Tampere is the third largest city in Finland and the largest inland centre in the Nordic countries. Tampere is home to 225,150 inhabitants and close to half a million people live in the Tampere Region, which comprises Tampere and its neighbouring municipalities. Tampere is one of the three most rapidly developing regions in Finland. It is a centre for leading-edge technology, research, education, culture, sports and business.
It is estimated that waterfall in Finland will increase by 25% in the coming years due to climate change. A critical issue for Tampere is therefore flooding and storm water management. As two of the nature-based solutions demonstration areas in Tampere are under construction to become dense urban areas, the rapid population growth will also pose a significant challenge. Other challenges that the city is facing include water pollution and reduced biodiversity.
Tampere's NBS demonstrations
Tampere’s main demonstration site for nature-based solutions is Vuores. Vuores is a new greenfield district surrounded by natural water bodies, which currently is in the construction phase. The first residents moved to Vuores in 2010 and it is planned that the district will be completed by 2030, with residences for 13,000 people.
Vuores consists of existing and developing residential blocks located around multifunctional parks. The Vuores stormwater management system is one of the largest in the Nordic countries and the northernmost in the world. The heart of the Vuores nature-based stormwater management system is the Central Park, where retention ponds, swales, wetlands, and streams retain and purify the water before leading it to Lake Koipijärvi. The nature-based water management system already starts from plots where, e.g. green roofs, rain gardens and rainwater harvesting, serve both for water management as well as for recreation. One of the initial NBS demonstration ideas of the city included the further development of the Vuores nature-based stormwater management system. Nature-based stormwater structures - a retention pond and alluvial meadows - were implemented in the Tervaslampi Park to complement the existing blue and green infrastructure in the area. A biofilter was one of the first UNaLab NBS demonstrations in Vuores and was built in Park Virolainen to treat stormwater from nearby residential blocks and streets.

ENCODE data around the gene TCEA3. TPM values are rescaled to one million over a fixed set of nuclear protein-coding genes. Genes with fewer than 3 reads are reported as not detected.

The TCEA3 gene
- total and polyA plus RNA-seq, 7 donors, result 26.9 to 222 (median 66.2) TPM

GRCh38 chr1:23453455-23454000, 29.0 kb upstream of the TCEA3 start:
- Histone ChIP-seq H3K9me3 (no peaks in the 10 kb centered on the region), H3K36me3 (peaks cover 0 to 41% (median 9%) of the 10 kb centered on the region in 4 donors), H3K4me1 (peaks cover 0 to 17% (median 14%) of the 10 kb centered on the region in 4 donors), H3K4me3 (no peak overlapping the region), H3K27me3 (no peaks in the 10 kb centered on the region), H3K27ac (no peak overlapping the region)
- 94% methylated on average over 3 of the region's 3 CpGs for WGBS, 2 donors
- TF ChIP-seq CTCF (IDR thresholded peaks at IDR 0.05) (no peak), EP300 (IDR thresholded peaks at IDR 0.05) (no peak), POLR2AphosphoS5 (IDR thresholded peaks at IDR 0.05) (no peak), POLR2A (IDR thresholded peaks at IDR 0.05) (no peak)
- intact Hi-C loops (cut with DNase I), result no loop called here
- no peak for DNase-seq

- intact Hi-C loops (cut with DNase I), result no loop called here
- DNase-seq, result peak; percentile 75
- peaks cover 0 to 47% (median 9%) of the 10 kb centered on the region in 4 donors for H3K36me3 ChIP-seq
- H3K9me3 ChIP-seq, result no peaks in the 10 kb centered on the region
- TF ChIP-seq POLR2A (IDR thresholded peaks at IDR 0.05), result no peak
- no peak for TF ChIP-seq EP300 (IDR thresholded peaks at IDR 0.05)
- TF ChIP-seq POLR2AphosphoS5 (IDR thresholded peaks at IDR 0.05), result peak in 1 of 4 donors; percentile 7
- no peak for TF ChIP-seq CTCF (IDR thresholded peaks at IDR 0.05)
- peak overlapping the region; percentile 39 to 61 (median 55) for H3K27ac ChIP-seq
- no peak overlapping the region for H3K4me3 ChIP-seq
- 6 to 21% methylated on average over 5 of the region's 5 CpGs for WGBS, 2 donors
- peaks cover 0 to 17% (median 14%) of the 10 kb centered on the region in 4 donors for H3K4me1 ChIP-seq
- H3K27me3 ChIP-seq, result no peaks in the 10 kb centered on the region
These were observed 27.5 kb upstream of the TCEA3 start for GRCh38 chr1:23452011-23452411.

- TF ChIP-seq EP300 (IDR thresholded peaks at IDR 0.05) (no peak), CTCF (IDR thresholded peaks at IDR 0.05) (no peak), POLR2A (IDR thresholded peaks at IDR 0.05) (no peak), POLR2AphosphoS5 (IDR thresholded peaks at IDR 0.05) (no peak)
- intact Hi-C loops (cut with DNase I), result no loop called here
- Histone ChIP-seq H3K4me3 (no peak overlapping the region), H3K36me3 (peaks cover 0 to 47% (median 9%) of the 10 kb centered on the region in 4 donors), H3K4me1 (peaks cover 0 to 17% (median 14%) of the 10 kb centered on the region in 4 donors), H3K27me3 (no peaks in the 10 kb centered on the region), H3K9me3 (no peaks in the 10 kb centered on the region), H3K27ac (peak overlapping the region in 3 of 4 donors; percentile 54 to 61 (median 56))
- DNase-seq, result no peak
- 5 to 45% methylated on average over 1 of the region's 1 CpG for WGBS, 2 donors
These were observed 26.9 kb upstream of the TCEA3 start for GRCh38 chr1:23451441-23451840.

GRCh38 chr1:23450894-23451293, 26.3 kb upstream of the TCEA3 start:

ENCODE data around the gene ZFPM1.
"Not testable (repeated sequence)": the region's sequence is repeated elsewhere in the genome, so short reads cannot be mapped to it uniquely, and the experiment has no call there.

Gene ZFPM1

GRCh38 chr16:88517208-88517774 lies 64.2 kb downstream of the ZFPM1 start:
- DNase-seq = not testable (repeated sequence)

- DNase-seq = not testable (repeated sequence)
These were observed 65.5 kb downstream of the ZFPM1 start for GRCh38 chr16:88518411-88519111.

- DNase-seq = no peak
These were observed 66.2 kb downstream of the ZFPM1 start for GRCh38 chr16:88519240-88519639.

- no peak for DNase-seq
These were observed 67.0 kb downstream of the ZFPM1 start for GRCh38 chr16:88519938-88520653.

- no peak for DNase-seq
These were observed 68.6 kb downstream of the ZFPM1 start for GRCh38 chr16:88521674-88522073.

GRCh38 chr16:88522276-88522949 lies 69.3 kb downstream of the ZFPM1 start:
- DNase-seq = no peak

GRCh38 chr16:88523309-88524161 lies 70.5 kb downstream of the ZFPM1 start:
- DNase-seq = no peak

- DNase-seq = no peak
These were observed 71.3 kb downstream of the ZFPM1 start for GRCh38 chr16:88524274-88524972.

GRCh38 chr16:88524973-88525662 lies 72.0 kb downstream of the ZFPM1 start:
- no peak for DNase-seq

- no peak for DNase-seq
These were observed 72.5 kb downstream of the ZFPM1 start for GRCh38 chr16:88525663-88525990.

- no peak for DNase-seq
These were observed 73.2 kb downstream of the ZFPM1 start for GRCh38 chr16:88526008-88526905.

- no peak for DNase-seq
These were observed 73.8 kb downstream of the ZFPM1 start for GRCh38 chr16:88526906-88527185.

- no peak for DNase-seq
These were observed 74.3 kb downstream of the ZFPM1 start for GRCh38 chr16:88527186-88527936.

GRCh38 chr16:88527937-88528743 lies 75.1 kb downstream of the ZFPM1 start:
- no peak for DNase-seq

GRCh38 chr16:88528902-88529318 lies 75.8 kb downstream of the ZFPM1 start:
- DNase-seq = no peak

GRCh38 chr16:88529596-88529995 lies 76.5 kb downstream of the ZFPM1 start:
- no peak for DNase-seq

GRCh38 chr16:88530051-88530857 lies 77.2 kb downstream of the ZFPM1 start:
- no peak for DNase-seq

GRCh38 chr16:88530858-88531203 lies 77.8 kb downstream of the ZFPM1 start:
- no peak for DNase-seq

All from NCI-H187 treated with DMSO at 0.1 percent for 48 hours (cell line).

Innovative, co-created nature-based systems demonstrated in Vuores have been scaled up and further developed in the brownfield area Hiedanranta. Hiedanranta is a former industrial area slated for development into a dense city district for 25,000 inhabitants and more than 10,000 jobs.
The first UNaLab NBS demonstration in Hiedanranta was a pilot-scale algae-based water treatment system where researchers from the Tampere University of Technology study micro-algae growth in Nordic conditions. A biofilter has also been installed in Hiedanranta to treat the contaminated water from an old pulp mill. Online water monitoring devices have been installed to monitor the performance of the biofilters in the urban living labs and the results can be accessed online. Tampere has also implemented a green wall on a wastewater pumping station in the Viinikanlahti district, with local species suitable for a sub-arctic climate.
The city has also awarded three innovation vouchers for citizens to undertake small-scale NBS projects. Two of the vouchers were used to develop urban garden areas near residential housing while the third voucher funded the creation of a community horse park in the Vuores Central Park.